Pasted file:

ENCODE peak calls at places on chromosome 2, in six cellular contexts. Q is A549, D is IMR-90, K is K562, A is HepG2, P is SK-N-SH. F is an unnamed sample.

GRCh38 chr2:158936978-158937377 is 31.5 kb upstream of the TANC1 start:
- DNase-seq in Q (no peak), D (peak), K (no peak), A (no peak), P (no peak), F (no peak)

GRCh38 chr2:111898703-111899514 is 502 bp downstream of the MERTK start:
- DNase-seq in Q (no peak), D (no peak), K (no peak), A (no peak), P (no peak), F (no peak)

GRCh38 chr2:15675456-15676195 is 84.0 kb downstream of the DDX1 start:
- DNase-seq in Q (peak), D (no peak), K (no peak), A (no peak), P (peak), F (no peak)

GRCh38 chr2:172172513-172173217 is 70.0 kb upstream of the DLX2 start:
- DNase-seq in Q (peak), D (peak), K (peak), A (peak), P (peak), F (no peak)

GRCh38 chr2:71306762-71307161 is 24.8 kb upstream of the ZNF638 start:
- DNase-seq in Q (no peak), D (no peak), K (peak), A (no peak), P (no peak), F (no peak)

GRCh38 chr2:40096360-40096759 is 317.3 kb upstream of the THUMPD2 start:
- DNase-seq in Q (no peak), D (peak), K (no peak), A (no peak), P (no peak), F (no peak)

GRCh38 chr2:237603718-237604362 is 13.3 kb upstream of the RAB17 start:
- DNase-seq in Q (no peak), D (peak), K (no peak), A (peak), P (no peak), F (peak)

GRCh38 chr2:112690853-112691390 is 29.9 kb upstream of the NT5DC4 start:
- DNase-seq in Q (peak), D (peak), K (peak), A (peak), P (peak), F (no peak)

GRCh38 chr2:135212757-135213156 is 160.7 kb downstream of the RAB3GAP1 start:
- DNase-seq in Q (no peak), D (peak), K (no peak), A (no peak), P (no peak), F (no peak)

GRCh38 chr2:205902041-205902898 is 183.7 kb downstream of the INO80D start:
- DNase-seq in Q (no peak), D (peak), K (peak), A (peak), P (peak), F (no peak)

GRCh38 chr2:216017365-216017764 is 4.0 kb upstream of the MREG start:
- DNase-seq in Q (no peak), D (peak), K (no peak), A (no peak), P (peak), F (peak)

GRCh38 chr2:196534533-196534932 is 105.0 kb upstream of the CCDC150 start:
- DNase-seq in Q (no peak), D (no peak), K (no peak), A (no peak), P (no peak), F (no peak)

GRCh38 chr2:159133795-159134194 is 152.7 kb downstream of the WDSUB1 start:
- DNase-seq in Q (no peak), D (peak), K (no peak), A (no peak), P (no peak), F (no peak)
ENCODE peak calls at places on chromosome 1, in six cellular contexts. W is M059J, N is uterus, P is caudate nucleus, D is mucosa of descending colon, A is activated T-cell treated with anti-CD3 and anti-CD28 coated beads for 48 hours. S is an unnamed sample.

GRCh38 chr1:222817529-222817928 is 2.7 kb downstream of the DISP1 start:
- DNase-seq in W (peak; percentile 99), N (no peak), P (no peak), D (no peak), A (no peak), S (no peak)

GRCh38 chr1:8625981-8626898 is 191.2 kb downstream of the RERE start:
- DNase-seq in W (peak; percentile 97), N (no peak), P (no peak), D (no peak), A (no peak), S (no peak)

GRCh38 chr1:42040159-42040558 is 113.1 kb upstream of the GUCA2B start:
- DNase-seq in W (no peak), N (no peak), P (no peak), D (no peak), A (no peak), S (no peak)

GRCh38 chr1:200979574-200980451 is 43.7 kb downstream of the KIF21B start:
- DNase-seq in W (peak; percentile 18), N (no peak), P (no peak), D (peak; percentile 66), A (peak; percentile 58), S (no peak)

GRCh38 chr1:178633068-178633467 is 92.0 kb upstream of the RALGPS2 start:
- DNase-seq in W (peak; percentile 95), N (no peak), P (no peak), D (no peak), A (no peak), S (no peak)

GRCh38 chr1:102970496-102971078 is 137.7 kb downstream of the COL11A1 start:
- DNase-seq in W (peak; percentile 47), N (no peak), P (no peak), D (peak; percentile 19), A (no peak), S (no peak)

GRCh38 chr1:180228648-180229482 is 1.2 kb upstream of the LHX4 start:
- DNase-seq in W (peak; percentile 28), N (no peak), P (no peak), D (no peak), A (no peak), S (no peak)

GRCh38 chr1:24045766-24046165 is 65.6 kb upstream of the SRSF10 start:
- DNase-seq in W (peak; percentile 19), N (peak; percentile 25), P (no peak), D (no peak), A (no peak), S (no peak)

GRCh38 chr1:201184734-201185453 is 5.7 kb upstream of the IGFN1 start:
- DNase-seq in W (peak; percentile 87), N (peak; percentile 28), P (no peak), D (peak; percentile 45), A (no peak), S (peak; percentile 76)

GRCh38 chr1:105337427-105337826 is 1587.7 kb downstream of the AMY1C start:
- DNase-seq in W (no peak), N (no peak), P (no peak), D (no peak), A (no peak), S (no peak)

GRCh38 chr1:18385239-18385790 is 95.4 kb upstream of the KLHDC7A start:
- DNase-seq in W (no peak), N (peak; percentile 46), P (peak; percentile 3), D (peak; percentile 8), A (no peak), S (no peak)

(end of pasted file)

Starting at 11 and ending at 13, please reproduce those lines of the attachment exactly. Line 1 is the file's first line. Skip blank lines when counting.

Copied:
- DNase-seq in Q (no peak), D (no peak), K (peak), A (no peak), P (no peak), F (no peak)

GRCh38 chr2:40096360-40096759 is 317.3 kb upstream of the THUMPD2 start:
- DNase-seq in Q (no peak), D (peak), K (no peak), A (no peak), P (no peak), F (no peak)